life as polycontexturality
some remarks on part_1
by Eberhard von Goldammer
As it was pointed out in the Günther 2000 special a contexture is a logical domain where all classical logical rules hold strictly. Furthermore we pointed out that Günther uses the term many-valued logic in a different way. In Günther´s terminology many-valuedness has to be interpreted in the sense of a many-placed logical system, i.e., there are different logical places (locations) that are characterized by different contextures. As logical domains, these contextures are not isolated from each other but rather mediated by new logical operators such as global negations and/or the transjunction. In other words:
If a contexture is considered to be isolated, i.e., intra- or monocontextural, it is basically classic. On the other side, if a contexture will be considered in relation to other contextures, i.e. inter- or polycontextural, it is discontextural. Discontexturality means that there is no continuity, no medium, no space, no language, etc., in common with other contextures. However, as it was already mentioned, contextures are not isolated logical domains but rather mediated by inter- or transcontextural logical operations (!!).
The number of contextures nK depends on m the number of logical places or positions that characterize a logical discourse and it also depends on the valuedness s within the sub-systems, the single contextures. With m £ s the number of contextures is:
For three logical positions (m = 3) and an
intracontextural valuedness of two (s = 2), it follows:
and correspondingly for m = 4 and s = 2, the number of contextures is nK = 6
At a first glance, one would expect a similarity between a polycontextural system (with m = 3 and s = 2) and Peirce´s triadic logic. However, any similarity turns out to be more or less superficial with both classical (monocontextural) or non-classical (polycontextural) interpretations:
0 . . . . . . . . . . . . . ½ . . . . . . . . . . . . . 1
0 . . . . . . ¼ . . . . . . ½ . . . . . . ¾ . . . . . . 1 etc. ...
Within these short remarks we cannot discuss in detail any possible apparent relationships between Peirce´s triadic logic and PCL. Instead we will shortly point at some fundamental differences.
Peirce´s triadic relation between sign, object, and interpretant represents neither a logical system nor a calculus. Actually, this relation corresponds to von Foerster´s model of cognition which can be summarized as follows: "environment is the triadic relationship E(W,C,D) between the domains W (real world), C (cognitive processes), and D (descriptions)."
While the PCL is a calculus, these triads have to be interpreted with the help of an adequate calculus. This is the most significant and obvious difference between the triads and Günther´s PCL. In "Cybernetic Ontology and Transjunctional Operations" Günther has shown that any triadicity without an adequate concept of distribution between the different (logical) positions is simply reduced to a single logical domain, i.e., to one contexture and therefore all these triadic models remain basically dichotomic (cf. part_4 of Günther_2000special). In other words, neither von Foerster´s concept of eigen-values nor Spencer Brown´s calculus of indication (CI) or Varela´s variation of an extended_CI represents an adequate basis for a consistent formal model of Peirce´s and/or any other triadic relationships.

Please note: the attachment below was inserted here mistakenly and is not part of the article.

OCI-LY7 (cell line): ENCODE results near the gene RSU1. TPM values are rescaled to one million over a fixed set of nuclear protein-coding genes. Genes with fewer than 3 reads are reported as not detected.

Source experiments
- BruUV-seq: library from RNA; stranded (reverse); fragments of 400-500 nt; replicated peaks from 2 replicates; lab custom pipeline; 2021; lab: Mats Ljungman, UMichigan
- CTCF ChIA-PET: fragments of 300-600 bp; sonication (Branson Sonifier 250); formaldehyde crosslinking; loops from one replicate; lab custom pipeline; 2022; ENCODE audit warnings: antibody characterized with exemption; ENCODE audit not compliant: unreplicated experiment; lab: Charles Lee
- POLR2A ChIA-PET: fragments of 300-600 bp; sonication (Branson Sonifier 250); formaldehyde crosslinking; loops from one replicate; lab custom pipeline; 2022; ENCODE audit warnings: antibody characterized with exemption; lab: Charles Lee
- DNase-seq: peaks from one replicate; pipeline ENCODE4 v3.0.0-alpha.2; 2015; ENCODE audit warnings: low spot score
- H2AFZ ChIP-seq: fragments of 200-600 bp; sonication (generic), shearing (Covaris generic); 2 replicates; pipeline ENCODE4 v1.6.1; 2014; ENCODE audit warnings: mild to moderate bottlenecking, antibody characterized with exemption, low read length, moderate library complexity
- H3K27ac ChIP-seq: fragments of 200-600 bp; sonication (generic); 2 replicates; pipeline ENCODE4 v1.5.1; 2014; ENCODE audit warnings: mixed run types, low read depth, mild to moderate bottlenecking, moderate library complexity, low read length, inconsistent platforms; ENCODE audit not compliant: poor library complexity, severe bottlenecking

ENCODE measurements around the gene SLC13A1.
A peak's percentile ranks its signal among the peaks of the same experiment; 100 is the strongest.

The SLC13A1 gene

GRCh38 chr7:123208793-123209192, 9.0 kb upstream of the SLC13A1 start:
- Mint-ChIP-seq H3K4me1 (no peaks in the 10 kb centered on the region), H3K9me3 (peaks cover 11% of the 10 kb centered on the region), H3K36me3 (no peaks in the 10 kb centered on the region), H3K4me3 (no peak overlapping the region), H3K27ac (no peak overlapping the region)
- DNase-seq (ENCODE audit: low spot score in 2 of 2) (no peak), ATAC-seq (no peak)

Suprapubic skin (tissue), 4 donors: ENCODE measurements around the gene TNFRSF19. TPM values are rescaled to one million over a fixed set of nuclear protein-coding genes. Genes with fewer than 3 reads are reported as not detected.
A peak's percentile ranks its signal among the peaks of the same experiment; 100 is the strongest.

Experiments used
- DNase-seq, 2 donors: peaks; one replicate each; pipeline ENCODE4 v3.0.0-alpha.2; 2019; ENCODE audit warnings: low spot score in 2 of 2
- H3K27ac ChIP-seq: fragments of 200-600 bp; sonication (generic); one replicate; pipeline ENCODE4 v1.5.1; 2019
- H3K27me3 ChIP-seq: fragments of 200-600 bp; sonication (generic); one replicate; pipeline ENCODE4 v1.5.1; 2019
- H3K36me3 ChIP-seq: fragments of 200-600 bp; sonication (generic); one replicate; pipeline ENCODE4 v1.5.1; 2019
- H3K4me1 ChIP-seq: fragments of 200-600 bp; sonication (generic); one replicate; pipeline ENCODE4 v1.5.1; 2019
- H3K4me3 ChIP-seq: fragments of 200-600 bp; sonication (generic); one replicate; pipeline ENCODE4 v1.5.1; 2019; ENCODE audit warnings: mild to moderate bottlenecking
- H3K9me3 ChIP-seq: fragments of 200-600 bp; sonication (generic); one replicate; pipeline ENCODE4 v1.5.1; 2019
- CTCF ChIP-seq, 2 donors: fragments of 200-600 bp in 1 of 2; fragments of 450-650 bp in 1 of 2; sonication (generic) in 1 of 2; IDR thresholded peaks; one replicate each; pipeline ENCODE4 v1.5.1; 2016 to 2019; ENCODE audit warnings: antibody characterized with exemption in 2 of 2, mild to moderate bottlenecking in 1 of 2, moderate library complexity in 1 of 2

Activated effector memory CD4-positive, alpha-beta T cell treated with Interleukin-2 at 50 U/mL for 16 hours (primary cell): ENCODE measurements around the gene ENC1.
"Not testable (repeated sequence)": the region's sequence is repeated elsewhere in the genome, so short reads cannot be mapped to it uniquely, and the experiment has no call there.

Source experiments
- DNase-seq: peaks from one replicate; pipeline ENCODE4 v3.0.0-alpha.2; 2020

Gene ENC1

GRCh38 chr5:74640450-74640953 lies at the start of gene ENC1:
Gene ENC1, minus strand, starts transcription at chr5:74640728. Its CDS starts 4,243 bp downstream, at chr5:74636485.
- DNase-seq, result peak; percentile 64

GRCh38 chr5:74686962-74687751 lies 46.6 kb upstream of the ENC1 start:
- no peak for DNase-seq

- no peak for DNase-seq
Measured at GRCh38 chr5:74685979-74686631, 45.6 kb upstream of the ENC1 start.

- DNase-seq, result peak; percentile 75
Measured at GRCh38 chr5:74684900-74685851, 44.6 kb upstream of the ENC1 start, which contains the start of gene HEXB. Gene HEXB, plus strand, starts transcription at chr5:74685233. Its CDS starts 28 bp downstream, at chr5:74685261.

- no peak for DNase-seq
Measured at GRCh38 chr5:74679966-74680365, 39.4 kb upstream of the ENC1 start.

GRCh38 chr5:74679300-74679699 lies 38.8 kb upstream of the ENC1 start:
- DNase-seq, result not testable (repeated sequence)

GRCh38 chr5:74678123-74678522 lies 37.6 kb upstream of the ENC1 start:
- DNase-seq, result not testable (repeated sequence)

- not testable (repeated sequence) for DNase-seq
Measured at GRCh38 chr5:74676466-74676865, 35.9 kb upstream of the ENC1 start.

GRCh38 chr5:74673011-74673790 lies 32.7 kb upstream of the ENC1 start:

Although the smallest polycontextural unit is given by three contextures (m=3), one can easily show that polycontexturality begins with four (m = 4) and not with three (the triad, m = 3) which means that a complete logical system only results with m = 4 and not with m = 3. It is needless to say that m < 3 is meaningless. In other words, the smallest meaningful polycontextural logical system is given by a structure with four (logical) positions distributed/mediated over six two-valued logical domains/contextures (or four three-valued contextures, or one four-valued contexture).
Within these short introducing remarks on polycontexturality we would like to point out that not only the "law of excluded middle" – the tertium non datur – has two different meanings, but also the concept of identity. The classical concept of identity strictly holds intracontextural, i.e., within a contexture. A non-classical concept of identity becomes possible and it allows mutatis mutandis the modeling of an identity distributed over several contextures. A well-known example is the distribution of subjectivity over the categories of I, THOU, and IT which can only be modeled within a polycontextrual framework. If one considers the importance of the classical law of identity for mathematics, for example, for the development of numbers, it might not be such a surprise if we mention that PCL also represents a basis for the development of a mathematical concept of polycontextural or qualitative numbers, qN. However, this point will be discussed in a forthcoming contribution.
Within the 1st of 3 parts in this series we present the following papers of Gotthard Günther: